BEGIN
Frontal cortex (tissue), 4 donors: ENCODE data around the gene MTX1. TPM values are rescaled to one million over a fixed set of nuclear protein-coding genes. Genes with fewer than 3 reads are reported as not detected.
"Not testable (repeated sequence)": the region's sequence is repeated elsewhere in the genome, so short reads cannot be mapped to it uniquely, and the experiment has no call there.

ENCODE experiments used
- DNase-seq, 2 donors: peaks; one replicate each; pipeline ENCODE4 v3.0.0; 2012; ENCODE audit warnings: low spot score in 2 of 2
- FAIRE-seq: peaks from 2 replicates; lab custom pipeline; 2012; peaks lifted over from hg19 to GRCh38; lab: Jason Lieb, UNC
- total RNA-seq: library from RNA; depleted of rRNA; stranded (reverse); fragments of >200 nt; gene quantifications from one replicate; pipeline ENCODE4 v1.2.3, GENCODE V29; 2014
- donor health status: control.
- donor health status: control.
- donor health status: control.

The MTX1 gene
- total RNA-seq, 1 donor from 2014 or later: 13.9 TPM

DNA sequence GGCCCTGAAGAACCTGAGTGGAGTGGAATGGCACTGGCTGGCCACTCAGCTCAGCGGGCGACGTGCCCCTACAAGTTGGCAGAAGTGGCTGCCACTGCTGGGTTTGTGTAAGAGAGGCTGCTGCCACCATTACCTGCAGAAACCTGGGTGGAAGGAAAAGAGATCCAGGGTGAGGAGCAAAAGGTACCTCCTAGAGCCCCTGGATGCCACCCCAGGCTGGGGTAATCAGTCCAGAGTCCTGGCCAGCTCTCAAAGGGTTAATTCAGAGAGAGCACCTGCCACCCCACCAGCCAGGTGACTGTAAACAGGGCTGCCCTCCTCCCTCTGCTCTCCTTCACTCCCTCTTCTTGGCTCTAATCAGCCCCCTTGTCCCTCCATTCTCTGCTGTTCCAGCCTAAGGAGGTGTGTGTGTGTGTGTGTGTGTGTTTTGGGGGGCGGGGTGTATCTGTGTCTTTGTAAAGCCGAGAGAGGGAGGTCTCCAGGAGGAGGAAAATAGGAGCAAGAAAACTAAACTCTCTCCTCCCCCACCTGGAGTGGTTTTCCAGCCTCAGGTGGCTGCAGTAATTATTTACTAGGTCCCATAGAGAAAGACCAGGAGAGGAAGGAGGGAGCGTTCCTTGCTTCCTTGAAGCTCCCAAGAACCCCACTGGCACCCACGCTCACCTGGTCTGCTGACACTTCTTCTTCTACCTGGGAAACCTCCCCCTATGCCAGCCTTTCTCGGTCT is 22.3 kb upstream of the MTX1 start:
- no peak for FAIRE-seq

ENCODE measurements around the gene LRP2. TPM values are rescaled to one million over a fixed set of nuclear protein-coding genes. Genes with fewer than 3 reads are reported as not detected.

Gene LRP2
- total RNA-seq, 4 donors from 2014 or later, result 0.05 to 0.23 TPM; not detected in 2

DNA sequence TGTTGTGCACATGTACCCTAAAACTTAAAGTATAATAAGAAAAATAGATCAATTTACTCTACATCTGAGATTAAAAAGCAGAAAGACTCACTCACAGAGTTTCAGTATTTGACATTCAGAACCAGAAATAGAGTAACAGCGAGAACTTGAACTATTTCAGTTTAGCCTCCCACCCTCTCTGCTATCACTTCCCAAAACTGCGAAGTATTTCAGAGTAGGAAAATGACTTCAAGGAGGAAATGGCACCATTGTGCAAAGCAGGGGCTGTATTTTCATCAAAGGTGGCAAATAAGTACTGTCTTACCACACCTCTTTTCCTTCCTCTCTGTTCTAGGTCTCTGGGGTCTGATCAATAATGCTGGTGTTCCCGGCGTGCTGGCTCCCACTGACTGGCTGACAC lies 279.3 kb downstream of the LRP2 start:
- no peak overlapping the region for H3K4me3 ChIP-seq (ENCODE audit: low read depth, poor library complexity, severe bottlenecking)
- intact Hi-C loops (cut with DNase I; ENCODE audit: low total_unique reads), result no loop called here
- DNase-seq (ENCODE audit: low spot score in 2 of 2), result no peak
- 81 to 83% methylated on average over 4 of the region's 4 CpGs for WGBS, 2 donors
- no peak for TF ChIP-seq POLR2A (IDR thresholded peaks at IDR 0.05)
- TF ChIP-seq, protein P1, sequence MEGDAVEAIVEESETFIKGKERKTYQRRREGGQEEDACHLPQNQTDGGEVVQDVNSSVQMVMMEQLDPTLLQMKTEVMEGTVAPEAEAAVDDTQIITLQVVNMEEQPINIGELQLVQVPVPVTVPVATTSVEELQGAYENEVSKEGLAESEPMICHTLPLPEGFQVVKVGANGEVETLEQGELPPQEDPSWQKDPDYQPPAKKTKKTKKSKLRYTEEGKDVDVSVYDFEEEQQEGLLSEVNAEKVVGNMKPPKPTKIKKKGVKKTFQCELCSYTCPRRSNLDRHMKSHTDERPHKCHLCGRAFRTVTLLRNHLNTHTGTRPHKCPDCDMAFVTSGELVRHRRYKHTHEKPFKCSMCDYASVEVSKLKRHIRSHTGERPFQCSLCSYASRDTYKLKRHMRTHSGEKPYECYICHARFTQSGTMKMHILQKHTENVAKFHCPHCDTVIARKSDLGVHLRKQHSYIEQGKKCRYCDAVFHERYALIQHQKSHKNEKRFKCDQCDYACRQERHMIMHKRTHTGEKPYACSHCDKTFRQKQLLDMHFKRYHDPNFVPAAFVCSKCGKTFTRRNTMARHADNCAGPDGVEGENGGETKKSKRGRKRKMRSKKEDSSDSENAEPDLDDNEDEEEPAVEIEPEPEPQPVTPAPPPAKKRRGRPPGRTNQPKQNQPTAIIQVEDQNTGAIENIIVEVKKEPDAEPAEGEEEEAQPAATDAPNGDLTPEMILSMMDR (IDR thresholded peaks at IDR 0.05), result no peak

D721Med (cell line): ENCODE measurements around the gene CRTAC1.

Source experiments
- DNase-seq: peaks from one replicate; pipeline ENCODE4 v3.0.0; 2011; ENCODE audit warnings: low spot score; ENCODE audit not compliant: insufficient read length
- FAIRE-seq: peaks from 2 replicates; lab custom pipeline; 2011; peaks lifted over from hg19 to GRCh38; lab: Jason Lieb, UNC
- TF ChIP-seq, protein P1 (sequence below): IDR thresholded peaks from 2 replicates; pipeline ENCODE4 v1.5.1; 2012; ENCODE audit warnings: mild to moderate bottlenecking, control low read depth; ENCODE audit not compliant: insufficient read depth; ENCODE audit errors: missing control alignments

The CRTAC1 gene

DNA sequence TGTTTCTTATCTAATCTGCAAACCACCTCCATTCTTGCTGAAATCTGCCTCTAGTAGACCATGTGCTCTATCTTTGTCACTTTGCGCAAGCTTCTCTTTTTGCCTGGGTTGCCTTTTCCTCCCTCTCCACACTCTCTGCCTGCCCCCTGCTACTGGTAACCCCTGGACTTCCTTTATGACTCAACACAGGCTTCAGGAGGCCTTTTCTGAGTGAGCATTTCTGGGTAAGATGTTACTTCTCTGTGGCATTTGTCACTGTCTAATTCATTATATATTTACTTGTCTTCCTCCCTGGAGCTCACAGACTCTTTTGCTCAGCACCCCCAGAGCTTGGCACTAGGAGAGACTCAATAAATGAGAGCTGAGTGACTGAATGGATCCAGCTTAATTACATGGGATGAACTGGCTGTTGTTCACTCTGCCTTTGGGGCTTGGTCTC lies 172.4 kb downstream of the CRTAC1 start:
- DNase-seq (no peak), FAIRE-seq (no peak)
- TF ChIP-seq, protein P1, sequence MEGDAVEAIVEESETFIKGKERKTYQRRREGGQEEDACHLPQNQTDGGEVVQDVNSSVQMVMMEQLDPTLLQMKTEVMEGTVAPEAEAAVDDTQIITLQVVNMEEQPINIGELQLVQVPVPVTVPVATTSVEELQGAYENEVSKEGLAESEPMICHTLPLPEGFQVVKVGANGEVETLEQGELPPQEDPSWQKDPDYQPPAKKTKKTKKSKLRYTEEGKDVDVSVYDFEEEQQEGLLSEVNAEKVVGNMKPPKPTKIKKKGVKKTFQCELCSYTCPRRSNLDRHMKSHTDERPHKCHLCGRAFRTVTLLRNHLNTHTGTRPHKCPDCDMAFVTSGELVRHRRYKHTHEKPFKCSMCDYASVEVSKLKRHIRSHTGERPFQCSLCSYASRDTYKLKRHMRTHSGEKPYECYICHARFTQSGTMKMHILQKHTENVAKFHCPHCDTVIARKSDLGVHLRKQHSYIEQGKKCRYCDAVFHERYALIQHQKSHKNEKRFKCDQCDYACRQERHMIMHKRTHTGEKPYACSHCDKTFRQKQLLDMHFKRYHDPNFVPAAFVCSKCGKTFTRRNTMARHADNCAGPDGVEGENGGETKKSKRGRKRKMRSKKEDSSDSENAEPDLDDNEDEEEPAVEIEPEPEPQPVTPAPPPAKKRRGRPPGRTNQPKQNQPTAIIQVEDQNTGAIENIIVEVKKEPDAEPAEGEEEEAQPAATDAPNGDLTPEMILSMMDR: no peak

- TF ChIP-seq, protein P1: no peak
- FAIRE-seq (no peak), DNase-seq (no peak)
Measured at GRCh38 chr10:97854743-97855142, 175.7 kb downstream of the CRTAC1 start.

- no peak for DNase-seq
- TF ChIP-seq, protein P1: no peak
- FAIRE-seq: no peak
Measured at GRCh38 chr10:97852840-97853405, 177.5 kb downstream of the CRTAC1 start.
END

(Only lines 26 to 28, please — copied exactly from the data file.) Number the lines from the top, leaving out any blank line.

- DNase-seq: peaks from one replicate; pipeline ENCODE4 v3.0.0; 2011; ENCODE audit warnings: low spot score; ENCODE audit not compliant: insufficient read length
- FAIRE-seq: peaks from 2 replicates; lab custom pipeline; 2011; peaks lifted over from hg19 to GRCh38; lab: Jason Lieb, UNC
- TF ChIP-seq, protein P1 (sequence below): IDR thresholded peaks from 2 replicates; pipeline ENCODE4 v1.5.1; 2012; ENCODE audit warnings: mild to moderate bottlenecking, control low read depth; ENCODE audit not compliant: insufficient read depth; ENCODE audit errors: missing control alignments